It's seemed to me, lately, that life is just very...tenuous. Steve Irwin, of all people, brought that home last week by dying in such a freakish way, even for a man who spent his life taking risks. My good friend from graduate school, Darcy Wakefield, shocked and saddened us all when she died last winter, a few years after having been diagnosed with ALS.
These were young people. Darcy was in her thirties. Steve Irwin was 44.
In another example of just how fragile life is, a very close friend of mine is reeling from the shock and anguish of her mother's recent diagnosis (ALS, again).
And just yesterday, we got word that the wife of a friend had been killed in a car accident and their young son - just a couple of weeks older than my own son - had sustained a brain injury and is in critical condition.
I think those of us who are lucky enough to have long periods of time in our lives that go by without significant misfortune forget that, all around us, there is loss and suffering. And then, it seems to hit all at once, and we realize that life is not the pleasant and beautiful thing we thought it was; it is hard and cruel and brutal and painful and unforgiving and fleeting.
When the planes hit the towers, I was one of those who obsessively watched the news coverage, sleepless and shaking. I could not imagine the suffering, and I could not comprehend that so many others were in constant pain while I went about my daily life, shopping, doing my laundry, writing my dissertation. I would forget for a moment and laugh at something silly, and then immediately catch myself and feel guilty.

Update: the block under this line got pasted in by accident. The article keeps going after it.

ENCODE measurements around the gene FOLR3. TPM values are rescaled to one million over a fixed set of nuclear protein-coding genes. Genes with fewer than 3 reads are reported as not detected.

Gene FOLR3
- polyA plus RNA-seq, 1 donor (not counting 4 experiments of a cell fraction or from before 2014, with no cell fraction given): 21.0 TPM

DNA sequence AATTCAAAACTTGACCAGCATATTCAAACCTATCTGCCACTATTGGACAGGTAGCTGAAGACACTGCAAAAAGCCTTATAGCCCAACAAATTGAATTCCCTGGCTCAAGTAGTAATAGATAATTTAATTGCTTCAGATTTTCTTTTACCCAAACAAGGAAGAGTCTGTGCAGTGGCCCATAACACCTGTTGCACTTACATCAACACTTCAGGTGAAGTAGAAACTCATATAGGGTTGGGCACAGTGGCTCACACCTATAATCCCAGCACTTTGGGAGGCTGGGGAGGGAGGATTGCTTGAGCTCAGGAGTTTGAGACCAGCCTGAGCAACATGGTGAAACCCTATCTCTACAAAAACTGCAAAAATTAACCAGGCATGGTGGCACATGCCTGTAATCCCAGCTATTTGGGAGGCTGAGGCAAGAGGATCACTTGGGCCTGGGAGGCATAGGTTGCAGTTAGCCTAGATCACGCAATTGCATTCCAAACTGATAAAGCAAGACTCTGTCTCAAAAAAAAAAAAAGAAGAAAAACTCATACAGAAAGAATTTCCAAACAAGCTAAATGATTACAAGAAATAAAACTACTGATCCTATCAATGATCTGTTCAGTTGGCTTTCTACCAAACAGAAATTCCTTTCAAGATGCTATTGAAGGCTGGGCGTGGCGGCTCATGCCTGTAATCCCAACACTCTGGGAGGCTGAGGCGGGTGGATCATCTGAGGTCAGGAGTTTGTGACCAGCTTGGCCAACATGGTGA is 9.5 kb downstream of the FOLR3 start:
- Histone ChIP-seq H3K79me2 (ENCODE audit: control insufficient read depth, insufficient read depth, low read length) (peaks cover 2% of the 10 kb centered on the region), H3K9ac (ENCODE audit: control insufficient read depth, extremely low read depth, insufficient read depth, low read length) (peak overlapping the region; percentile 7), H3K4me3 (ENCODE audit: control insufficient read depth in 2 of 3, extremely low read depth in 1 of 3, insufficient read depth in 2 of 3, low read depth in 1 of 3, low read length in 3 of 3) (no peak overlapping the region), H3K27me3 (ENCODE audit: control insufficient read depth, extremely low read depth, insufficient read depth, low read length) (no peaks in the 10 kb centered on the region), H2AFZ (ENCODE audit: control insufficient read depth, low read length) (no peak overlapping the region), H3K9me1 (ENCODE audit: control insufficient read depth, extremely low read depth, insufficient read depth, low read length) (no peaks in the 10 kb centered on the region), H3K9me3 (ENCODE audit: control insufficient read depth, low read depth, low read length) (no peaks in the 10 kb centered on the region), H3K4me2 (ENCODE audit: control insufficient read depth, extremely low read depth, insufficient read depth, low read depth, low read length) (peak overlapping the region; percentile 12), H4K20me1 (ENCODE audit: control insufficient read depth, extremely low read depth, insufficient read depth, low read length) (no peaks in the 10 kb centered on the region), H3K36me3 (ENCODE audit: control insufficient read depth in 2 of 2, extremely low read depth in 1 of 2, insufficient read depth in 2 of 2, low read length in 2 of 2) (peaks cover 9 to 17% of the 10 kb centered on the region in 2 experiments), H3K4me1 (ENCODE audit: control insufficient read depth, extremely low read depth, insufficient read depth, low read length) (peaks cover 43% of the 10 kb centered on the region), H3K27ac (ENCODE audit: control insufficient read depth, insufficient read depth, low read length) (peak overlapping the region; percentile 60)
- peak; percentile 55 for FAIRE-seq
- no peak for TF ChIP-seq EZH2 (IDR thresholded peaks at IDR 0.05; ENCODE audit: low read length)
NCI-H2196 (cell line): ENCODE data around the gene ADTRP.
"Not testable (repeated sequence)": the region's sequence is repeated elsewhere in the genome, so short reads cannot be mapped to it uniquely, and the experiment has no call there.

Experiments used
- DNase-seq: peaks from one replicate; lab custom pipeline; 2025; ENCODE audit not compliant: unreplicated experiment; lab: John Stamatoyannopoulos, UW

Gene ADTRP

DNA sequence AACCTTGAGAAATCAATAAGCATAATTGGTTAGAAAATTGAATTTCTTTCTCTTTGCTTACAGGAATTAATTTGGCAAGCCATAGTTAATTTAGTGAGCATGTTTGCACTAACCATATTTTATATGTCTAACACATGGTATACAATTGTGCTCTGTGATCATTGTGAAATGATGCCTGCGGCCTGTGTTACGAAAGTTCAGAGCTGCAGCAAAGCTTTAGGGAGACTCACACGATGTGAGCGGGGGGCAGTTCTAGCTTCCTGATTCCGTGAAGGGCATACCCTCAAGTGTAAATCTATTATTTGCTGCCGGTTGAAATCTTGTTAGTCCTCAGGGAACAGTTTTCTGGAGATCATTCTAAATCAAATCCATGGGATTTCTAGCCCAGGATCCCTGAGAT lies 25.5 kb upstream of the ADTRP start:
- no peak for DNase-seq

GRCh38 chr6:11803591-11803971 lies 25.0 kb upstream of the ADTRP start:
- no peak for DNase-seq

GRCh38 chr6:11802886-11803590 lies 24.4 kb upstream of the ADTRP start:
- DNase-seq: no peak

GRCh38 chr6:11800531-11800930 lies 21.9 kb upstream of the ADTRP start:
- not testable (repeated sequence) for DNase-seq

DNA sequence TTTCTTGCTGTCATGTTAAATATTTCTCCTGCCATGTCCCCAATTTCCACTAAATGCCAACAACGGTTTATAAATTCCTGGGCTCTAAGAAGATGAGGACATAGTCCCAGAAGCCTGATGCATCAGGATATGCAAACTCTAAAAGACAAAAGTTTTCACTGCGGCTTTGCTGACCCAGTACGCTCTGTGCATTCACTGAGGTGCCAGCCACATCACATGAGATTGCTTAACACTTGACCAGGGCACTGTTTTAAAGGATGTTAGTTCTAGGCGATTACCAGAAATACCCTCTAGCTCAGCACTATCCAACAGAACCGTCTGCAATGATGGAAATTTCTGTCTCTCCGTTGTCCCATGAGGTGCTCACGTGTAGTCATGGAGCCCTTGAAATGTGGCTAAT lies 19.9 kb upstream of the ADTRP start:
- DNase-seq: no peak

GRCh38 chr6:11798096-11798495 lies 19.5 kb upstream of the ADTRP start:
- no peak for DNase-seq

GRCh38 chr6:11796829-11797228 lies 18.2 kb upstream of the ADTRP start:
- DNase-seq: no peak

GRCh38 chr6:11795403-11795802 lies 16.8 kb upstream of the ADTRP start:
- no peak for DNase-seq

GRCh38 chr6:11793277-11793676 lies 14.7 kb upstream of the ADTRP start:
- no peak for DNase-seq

When I saw Fahrenheit 9/11 and witnessed those injured and killed in the war - especially the children - it was the same. I was haunted by these images from the screen and by others I imagined. I felt as if those were my children, and I wept in the theater.
It is like that when people close to you are grieving. My heart breaks along with theirs. Yet, I can escape. I can forget for a moment. I can hug my family and feel safe.
We have all heard about the five stages of grief (denial, anger, bargaining, depression, and acceptance). What's missing there is panic. When I think about what my friend who lost his wife must be going through, my throat closes up, my stomach clenches, and I want to tear out my hair. The overwhelming loss is incomprehensible and our bodies cannot absorb the shock all at once.
What I am learning from being on the edges of these sorrows is that it is the escaping, periodically, that allows me to function. I can reach out and allow myself to feel pain with those who are suffering only ecause I can also step back to regroup. And when I am the one suffering, it is those around me who are able to move back and forth from my pain to their moments of rest that allow them to comfort me.
There is no reason in tragedy. I don't believe in a God who takes a mother away from a four-year-old child or who traps someone's daughter/father/brother/lover in a burning building - and I wouldn't *want* to believe in such a God, anyway. But I do believe that the kind of love that we sometimes show each other in the face of such tragedies is holy.
And that's it. Five years later, this is what resonates with me - not why "they" hate "us," or what it means to feel safe, or who is to blame, but that we have to comfort each other by sharing our suffering, by loving each other enough to feel each other's pain.
That is where I see God in all of this. And while that's not enough right now, it's not a small thing.